By Daniel Kruger
U.S. government bond prices rose Tuesday after data showed the pace of inflation slowed and average weekly earnings decreased in December.
The yield on the benchmark 10-year Treasury note fell for the third time in the past four trading sessions, settling at 1.817%, according to Tradeweb, from 1.846% Monday.
Yields, which fall when bond prices climb, declined after the Labor Department said Tuesday that the consumer price index, which measures the costs of goods ranging from fish tanks to paint brushes, rose a seasonally adjusted 0.2% in December from the month before, down from a 0.3% increase in November.
The lack of consistent upward pressure on prices is good for government bonds, because muted inflation keeps interest rates stable and maintains the purchasing power of their fixed interest and principal payments. The data offers a sign bonds could continue to hold value even as worries about the economy fade.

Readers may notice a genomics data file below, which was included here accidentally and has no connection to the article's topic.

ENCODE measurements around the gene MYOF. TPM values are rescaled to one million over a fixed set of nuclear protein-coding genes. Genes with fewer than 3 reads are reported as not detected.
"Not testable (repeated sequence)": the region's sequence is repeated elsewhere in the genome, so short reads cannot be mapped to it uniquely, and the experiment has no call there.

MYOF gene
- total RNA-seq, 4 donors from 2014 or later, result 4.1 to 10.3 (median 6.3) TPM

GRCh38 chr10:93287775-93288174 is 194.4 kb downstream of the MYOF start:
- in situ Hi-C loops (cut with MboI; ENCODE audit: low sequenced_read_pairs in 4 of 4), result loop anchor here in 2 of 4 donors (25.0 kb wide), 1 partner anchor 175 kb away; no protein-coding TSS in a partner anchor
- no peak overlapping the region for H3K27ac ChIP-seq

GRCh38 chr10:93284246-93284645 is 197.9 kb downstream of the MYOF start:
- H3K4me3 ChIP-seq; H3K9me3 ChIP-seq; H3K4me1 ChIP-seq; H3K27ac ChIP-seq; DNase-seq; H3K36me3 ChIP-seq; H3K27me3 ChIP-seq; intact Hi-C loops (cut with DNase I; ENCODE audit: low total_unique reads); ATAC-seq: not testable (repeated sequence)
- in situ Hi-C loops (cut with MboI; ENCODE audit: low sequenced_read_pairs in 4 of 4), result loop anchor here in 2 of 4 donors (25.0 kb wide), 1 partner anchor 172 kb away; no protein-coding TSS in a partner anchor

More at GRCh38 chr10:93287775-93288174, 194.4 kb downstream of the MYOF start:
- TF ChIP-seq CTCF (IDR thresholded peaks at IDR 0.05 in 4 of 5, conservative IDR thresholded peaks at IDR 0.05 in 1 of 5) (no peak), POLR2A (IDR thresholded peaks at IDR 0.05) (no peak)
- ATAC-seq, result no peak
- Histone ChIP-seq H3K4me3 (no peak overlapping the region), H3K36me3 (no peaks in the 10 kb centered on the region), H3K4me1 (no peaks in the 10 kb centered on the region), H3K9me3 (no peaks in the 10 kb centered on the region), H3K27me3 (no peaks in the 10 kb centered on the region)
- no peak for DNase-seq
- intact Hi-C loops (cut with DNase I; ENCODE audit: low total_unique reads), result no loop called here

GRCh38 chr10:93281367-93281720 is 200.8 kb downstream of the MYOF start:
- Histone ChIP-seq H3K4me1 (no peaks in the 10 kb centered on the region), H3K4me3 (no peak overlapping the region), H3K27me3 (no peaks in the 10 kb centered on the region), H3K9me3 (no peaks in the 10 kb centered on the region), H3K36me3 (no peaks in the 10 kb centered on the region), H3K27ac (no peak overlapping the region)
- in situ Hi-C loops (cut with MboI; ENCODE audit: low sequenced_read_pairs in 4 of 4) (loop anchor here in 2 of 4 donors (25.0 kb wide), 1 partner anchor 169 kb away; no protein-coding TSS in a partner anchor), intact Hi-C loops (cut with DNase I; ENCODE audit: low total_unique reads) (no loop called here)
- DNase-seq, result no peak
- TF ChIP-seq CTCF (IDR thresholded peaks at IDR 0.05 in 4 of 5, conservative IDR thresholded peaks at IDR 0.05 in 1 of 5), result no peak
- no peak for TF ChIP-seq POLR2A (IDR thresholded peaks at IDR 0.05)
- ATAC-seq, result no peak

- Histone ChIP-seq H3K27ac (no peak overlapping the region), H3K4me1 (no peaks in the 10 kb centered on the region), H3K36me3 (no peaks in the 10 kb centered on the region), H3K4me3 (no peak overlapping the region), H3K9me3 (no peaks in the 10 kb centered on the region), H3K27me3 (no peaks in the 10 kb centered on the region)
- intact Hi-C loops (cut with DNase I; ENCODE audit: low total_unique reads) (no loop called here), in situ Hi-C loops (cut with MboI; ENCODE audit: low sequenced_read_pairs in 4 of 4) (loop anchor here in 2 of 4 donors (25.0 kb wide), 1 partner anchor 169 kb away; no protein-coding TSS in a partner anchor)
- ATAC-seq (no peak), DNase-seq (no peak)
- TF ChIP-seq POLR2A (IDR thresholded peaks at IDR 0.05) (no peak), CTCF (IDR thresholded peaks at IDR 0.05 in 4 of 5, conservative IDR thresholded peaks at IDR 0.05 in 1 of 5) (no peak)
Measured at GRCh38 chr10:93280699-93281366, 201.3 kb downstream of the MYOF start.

The bond market's forecast for the average rise in consumer prices for the next 10 years, known as the break-even rate of inflation, fell modestly to roughly 1.8%. That's based on the difference between yields on Treasury Inflation-Protected Securities and government debt maturing in a decade.
That measure rose in recent months, along with other economic indicators, as the economy regained its footing. Investor expectations for inflation fell over the summer amid concerns that the risks of a recession were rising as President Trump surprised investors by raising tariffs against China and reports suggested manufacturing output was decreasing.
The softer data "stuck a small pin into any sense of momentum from the end of last year," said Jim Vogel, head of interest-rate strategy at FHN Financial.
The softer inflation data could make it more likely that the Fed holds rates steady or lowers them this year, analysts said.
Federal-funds futures, which investors use to bet on the pace of central bank interest-rate policy, show about seven-in-eight investors expect the Fed won't raise rates through June, little changed from Monday.
The WSJ Dollar Index, which measures the U.S. currency against a basket of 16 others, declined less than 0.1% to a recent 90.30.
Write to Daniel Kruger at Daniel.Kruger@wsj.com